In July 2011 over 125 former campers and staff were able to gather at the Woodridge, NY camp property to celebrate and reflect on Shiloh's 60-year history of building hope in the lives of thousands of children through summer camp and year round programs. As the "Shiloh Family" reunited memories were shared, relationships were built, and for a few, healing took place.
From Jill Businelle ('06-present), "It was incredible to hear generations of stories. Although the names and dates were different, our experiences have been the same. Our passions were the same. Our love for inner-city youth in New York City was rooted deeply in the same place. It was like spending a weekend with a sibling you had gone your whole life without knowing. I ended the weekend inspired by the legacy I am a part of."
Dirk Forrister ('74-'80) shared this: I'd been away far too long, so I didn't recognize much of Woodridge. Driving down the tree-lined entrance brought back tons of memories. I was thrilled to see how vibrant things seemed at Shiloh. I loved getting to know the staff a little - and was inspired by their dedication to inner-city missions. I was really impressed with their hard work in improving the facilities - the place looked great, even though my favorite tractor is now a piece of sculpture! I hope many of us "old timers" can find ways to reconnect and help out again in our own small ways.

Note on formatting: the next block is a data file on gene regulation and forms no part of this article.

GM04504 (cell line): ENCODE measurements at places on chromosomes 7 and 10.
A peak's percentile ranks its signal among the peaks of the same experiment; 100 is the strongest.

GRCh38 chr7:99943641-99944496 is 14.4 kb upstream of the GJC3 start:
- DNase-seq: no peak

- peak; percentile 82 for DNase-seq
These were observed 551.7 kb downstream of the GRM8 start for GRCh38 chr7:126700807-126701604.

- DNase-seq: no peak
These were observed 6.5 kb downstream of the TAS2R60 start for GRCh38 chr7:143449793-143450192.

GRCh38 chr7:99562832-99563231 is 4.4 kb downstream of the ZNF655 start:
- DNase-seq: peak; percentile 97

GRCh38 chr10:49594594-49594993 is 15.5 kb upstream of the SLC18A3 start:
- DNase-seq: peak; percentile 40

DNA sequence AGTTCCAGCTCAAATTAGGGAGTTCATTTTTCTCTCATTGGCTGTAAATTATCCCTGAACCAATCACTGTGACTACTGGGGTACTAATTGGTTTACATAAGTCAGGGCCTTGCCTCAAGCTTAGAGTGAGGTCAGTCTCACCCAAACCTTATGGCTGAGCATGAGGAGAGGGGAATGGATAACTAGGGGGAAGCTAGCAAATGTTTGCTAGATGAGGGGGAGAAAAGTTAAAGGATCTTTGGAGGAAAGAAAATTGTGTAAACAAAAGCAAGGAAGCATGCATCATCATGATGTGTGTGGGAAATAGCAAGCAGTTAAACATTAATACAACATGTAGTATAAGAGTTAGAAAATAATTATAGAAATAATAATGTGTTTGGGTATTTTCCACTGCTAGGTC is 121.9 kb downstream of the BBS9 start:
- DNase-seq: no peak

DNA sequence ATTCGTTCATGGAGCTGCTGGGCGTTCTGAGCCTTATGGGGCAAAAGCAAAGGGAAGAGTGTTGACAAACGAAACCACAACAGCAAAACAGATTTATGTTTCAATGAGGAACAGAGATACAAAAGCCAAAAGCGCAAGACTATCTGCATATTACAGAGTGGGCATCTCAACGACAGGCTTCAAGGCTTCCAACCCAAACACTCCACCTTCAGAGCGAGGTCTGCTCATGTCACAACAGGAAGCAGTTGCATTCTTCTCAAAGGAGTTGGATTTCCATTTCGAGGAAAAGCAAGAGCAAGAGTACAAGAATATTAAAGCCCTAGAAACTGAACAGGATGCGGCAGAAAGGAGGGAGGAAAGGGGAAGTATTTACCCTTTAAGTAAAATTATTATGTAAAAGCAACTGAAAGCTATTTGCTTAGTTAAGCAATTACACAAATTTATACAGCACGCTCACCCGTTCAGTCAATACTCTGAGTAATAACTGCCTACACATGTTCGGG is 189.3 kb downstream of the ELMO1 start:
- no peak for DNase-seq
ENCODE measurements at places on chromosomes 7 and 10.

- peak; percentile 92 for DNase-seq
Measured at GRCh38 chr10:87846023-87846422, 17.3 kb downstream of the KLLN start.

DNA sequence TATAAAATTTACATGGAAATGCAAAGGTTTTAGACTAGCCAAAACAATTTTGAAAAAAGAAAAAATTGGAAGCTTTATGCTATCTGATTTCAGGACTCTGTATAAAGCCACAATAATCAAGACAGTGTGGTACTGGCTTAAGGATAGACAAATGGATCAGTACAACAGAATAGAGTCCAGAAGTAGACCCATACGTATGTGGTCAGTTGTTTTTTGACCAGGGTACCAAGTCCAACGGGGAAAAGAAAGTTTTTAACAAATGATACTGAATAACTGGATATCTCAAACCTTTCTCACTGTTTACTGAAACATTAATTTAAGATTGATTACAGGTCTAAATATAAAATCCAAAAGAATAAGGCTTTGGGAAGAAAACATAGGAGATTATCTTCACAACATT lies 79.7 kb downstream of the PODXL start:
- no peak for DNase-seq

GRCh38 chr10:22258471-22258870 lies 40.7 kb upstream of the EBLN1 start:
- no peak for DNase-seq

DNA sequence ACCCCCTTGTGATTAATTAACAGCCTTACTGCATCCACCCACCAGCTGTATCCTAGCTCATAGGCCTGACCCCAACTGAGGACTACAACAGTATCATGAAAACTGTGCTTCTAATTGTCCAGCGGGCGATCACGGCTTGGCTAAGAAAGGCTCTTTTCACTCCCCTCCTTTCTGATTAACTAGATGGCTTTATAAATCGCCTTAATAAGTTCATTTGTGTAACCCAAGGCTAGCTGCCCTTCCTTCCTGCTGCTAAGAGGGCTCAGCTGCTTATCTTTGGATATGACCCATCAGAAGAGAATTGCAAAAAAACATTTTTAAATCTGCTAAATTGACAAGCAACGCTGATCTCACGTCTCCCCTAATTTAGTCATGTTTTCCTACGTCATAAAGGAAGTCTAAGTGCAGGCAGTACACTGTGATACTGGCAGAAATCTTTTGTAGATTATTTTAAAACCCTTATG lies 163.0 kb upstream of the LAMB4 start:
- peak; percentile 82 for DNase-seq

Ashley French ('98-present), Chair of the 2011 reunion told us, "I was surprised and thrilled (and kind of nervous) when I found out that Odessa Thomas was planning to attend the reunion. She was in my Oral History group on Saturday and shared the most phenomenal story. She said when she was young she was regularly told at home that she wasn't loved and that she was worthless. She said her family regularly compared her to her deadbeat uncle that no one cared for or respected. When she got to Shiloh, everyone told her they loved her and liked her, in spite of her antics. So she made a conscious effort to test that love. She said she tried everything she could to get someone to tell her what her family told her, but no one would. She kept wondering how these people who weren't her family could love her more than her own family, the very people who should love her most. She kept testing and the Shiloh counselors and staff never failed. Despite the fact the she was sent home from camp, she kept coming back year after year. Each year the love continued. It took over ten years to find out that she -- truly the most challenging of campers -- was influenced by her time at Shiloh. Not just influenced though. She was changed forever."